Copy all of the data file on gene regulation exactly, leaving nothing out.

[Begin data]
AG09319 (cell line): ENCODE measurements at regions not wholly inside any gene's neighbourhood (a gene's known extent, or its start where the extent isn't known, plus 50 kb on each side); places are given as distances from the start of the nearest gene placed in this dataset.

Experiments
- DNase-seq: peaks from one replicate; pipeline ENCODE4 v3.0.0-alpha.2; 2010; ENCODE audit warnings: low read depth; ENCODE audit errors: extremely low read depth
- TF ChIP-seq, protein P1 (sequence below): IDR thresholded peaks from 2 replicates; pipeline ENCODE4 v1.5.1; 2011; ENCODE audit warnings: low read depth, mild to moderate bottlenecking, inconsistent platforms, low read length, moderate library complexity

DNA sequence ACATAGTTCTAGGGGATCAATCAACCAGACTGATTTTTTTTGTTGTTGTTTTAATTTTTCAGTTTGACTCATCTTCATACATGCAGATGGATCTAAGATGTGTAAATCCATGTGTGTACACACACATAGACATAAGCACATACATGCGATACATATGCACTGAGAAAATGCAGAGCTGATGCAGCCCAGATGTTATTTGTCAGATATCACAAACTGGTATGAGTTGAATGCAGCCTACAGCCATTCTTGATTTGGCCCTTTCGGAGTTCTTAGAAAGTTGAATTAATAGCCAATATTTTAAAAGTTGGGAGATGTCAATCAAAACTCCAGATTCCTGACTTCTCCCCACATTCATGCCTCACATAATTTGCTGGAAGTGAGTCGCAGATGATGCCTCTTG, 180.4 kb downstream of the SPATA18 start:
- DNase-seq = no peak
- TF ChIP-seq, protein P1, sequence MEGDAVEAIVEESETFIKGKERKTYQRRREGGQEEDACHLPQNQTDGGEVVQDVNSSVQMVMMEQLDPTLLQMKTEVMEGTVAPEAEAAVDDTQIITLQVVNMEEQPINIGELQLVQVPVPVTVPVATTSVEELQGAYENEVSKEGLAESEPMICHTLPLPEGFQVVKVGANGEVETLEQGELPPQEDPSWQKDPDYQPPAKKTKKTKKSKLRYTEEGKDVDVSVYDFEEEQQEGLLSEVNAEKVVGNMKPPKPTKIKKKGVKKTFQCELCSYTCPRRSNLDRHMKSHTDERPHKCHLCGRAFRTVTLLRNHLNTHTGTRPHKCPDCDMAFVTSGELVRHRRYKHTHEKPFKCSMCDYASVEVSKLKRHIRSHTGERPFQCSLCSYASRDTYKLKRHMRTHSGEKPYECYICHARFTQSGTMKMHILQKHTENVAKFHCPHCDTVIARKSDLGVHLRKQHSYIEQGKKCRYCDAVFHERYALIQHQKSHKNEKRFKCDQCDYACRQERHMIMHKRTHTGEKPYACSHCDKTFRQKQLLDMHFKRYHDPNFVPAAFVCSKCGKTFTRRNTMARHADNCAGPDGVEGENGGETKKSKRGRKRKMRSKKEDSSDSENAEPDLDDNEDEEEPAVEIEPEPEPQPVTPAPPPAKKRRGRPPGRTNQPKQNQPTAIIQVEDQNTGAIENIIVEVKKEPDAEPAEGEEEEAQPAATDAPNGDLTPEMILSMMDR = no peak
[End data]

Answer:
AG09319 (cell line): ENCODE measurements at regions not wholly inside any gene's neighbourhood (a gene's known extent, or its start where the extent isn't known, plus 50 kb on each side); places are given as distances from the start of the nearest gene placed in this dataset.

Experiments
- DNase-seq: peaks from one replicate; pipeline ENCODE4 v3.0.0-alpha.2; 2010; ENCODE audit warnings: low read depth; ENCODE audit errors: extremely low read depth
- TF ChIP-seq, protein P1 (sequence below): IDR thresholded peaks from 2 replicates; pipeline ENCODE4 v1.5.1; 2011; ENCODE audit warnings: low read depth, mild to moderate bottlenecking, inconsistent platforms, low read length, moderate library complexity

DNA sequence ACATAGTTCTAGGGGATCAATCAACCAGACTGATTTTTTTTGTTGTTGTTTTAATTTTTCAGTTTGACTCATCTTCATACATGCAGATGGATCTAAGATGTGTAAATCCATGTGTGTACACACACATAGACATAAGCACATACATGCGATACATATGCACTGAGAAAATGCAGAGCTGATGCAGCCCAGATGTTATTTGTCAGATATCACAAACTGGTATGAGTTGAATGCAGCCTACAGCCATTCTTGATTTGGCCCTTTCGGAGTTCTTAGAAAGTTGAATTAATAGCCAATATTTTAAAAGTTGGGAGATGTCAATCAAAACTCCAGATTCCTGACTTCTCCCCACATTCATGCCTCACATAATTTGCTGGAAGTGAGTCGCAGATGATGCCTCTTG, 180.4 kb downstream of the SPATA18 start:
- DNase-seq = no peak
- TF ChIP-seq, protein P1, sequence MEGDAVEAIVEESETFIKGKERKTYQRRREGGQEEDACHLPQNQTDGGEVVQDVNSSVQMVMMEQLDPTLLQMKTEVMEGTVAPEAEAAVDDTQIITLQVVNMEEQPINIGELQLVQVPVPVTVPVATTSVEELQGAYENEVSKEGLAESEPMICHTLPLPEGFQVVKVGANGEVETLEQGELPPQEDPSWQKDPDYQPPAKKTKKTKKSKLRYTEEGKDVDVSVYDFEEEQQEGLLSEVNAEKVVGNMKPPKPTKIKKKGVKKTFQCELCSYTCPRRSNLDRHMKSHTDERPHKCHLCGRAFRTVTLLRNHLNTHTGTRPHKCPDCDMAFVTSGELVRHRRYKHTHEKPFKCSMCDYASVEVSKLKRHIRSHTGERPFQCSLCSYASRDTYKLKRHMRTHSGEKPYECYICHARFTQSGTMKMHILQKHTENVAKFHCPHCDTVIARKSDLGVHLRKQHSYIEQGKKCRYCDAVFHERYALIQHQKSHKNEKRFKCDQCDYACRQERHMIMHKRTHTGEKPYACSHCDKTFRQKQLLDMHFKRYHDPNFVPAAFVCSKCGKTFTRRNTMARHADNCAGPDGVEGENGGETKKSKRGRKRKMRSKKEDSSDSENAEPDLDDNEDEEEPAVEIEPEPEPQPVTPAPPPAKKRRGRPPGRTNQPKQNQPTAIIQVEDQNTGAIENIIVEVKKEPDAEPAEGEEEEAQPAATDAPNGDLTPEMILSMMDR = no peak